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Assessment for online discussions

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Assessment for online discussions

  1. 1. Assessment and RoundUp ActivitiesBy James Johnson and Sue Robinson We will look at: • Considerations and task types of: Asynchronous written online discussions Synchronised chat discussions • Closing activities – why and what
  2. 2. Assessing Asyncronised Online Discussions Considerations: •Have a set of clear criteria for the task •Develop a matrix/criteria when grading: Criteria: Excellent (5) Acceptable (3) Poor (1) Total Meeting the deadline The student made the The student made some The student did not post required posts by the of the required posts by by the required deadline deadline set. the deadline set. set. Quality of work The student has clearly The student has written The student has not thought about the material about the material, but reflected on the material, and has raised interesting has not offered or the post made is solutions and/or problems. information that was not irrelevant to the topic. already given in the text. Mechanics The post made does not The post made contains The post made contains contain grammatical or very few grammatical several grammatical spelling errors. and/or spelling errors. and/or spelling errors and is difficult to understand.Sample Rubric taken from:The Effectiveness and Development of Online Discussions by Olla Najah Al-Shalchihttp://jolt.merlot.org/vol5no1/al-shalchi_0309.htm
  3. 3.  A set of guidelines for how to participate and expectations to meet the criteria Design tasks that encourage sharing, negotiation and skills and with a real purpose/focus Variation in task type and format should be given: video, wiki, podcast, documents, visual, spoken Tasks can be longer than synchronous chat as participant has more time to research and think. Regulate discussions/make them manageable and provide a two way dialogue Keep to a time frame/length for each task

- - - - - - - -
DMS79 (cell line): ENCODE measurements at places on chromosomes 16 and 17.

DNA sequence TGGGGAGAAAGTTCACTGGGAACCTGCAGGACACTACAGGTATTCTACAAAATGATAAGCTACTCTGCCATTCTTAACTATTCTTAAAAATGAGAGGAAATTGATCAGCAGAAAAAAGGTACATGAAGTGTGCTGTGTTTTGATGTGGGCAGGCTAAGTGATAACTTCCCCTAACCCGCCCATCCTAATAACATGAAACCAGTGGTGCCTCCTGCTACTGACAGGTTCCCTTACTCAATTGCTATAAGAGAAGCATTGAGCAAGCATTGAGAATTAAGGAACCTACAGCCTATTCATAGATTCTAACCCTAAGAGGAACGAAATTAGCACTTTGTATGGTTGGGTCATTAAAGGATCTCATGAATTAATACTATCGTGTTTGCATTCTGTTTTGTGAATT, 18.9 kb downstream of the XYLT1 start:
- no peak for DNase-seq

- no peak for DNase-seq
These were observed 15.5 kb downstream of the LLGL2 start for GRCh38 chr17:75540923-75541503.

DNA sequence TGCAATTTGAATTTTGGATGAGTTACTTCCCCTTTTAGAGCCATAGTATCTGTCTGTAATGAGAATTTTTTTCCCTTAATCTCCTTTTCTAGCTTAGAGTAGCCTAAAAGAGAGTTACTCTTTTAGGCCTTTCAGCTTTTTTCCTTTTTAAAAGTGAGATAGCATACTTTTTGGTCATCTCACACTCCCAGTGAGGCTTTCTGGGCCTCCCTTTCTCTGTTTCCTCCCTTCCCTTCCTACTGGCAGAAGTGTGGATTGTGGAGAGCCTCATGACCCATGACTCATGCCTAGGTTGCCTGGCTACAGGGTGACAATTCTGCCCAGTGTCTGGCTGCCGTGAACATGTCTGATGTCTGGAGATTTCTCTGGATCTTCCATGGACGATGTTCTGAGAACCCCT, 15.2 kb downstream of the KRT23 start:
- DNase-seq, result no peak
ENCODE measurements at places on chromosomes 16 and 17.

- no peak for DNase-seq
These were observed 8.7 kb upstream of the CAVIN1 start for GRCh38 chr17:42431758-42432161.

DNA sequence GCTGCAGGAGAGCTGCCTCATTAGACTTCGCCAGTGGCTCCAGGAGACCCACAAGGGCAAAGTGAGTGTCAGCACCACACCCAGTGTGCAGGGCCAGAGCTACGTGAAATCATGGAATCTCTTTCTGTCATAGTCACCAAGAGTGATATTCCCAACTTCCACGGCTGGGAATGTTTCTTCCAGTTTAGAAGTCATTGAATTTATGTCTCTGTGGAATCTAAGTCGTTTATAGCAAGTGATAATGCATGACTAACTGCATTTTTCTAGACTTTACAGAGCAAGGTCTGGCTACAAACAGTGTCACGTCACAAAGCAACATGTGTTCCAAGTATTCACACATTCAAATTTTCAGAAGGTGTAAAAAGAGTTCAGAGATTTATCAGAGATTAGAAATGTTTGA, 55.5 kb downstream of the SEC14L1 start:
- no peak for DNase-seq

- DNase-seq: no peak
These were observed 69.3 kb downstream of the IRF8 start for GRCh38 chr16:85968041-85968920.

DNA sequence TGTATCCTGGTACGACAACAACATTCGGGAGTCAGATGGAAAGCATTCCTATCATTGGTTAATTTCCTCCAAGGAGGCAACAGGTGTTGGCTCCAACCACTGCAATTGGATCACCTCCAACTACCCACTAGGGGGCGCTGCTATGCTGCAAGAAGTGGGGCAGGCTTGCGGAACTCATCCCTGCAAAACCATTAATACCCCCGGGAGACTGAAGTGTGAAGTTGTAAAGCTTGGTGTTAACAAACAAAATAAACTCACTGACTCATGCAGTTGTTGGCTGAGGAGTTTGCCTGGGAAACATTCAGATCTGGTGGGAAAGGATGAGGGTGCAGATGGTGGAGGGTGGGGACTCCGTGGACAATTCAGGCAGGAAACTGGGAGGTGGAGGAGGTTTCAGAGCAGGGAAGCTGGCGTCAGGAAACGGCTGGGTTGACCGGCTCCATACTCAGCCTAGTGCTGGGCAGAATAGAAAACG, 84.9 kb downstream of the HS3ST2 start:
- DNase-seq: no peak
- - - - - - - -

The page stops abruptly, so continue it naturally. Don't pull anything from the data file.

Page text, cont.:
4. 4.  Keep a clear record/tracking system/copy of transcript or text To give opportunity for peer feedback Think about use of video and audio to give feedback- more personal Ensure cohesion
  5. 5. Types of tasks: many have beenexemplified on this course Tasks to give opinion, relate experiences, evaluate and use question and answers. Responses to questions previously set/research articles Critiques/reviews of material Peer feedback and evaluation Comment on a picture/song/broadcast Shared viewing of a video
  6. 6.  Making a video/podcast To summarise the discussion Review of case studies Students submit a study plan to the tutor-feedback from tutor Using some of the Google apps: Questionnaires on how the tasks went. This helps self-correction Get them to keep a reflective journal, this could allow for self- correction. Create an e portfolio
  7. 7. Assessing Synchronised ChatConsiderations To assess is difficult as how do you measure ‘chat’ ? Synchronised chat is more informal, and so can be fragmented and hard to keep consistency Issue of unreliable technology/internet connections Time zone differences between students – not all will be able to participate at the same time The chat needs to be monitored and ‘chaired’ by someone to keep the focus of the task and stop deviations from the topic. Therefore the role of the tutor is more important here. The ‘moderator‘ needs to encourage reluctant participants or stopping over dominant ones